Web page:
A few hours ago, Elon Musk unveiled the Tesla semi truck he's been promising. It's suposed to be cheaper per mile than diesel, and deliver a safety experience on the highway the industry currently lacks. The new all electric semi truck looks like an electric train, with the driver seated in the center of an aerodynamic cab.

Tesla Semi Truck Revealed

Elon took to Twitter to share with us how he feels about it:

And while it may not YET be Optimus Prime, considering Musk's fears about artificial intelligence, it's good he's seeing the possibilities. Sticking with today's version of the truck, here's how the Tesla Semi  improves on existing semi trucks:

1)    500 miles of range

2)    Speed: 0-60 in twenty seconds with load

3)    80,000lb load capacity

4)    Onboard sensor set to reduce jackknifing, improve stability, and continue to update the truck's onboard computer with safety insights

5)    Up to 400 miles of charge in just over half an hour (or "on your break" as Elon puts it)

6)    Serious driver upgrade in the cockpit, with touchscreen displays for navigation, routing and connectivity and the driver centered over the chassis like a racecar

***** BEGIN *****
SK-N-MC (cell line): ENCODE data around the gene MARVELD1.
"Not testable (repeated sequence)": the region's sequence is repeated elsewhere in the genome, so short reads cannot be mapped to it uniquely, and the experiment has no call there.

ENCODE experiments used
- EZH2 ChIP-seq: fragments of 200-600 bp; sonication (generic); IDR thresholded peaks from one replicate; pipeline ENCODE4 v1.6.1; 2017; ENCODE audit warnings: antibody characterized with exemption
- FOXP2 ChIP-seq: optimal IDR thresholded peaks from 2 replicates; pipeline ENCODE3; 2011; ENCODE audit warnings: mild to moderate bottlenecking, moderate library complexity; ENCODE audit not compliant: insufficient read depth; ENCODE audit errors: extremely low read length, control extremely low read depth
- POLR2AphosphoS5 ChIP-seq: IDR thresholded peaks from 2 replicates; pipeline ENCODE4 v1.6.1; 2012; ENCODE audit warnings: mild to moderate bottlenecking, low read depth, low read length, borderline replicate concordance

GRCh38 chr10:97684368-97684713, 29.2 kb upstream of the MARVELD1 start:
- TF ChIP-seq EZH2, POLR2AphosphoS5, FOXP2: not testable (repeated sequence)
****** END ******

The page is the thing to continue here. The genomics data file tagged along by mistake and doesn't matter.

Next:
7)    Reservations for a truck are only $5,000.

Tesla semi truck: industry antidote?

Does it sound like fun? Yes it does, and fun (and safety) may just be the antidote the trucking industry needs for the pressures it's facing under extreme sustained growth. (E-commerce and the on-demand economy are making trucking one of the toughest professions out there.)

Here's how the industry looks as Tesla enters the market:

·      Roadway fatalities for truckers are up again year over year.

·      Truck driver deaths are over one-quarter of the fatal annual occupational injuries in this country.

·      Truck driving is the most dangerous profession in the US. Over half of trucking fatalities involved the vehicle itself.

·      The American Trucking Association projects that by 2027, freight will grow 35%.

·      A survey of 2,200 commercial trucking execs reports they believe that retaining drivers is their most crucial strategic initiative

Driving a sleek new Tesla is certainly one way to entice drivers to stay. While there will likely be production delays in the proposed 2019 ship dates--something Tesla followers have gotten used to as the company tries to reinvent industries--the fact remains this truck has the opportunity to set a standard for driver fun and safety, as well as lower cost per mile, in an industry that hasn't had time for much innovation in the past ten years. Meanwhile, Tesla itself keeps trucking forward. At the end of the event, Tesla revealed its new roadster, showing it's got more than a few surprises for naysayers who think the company's too busy to be great.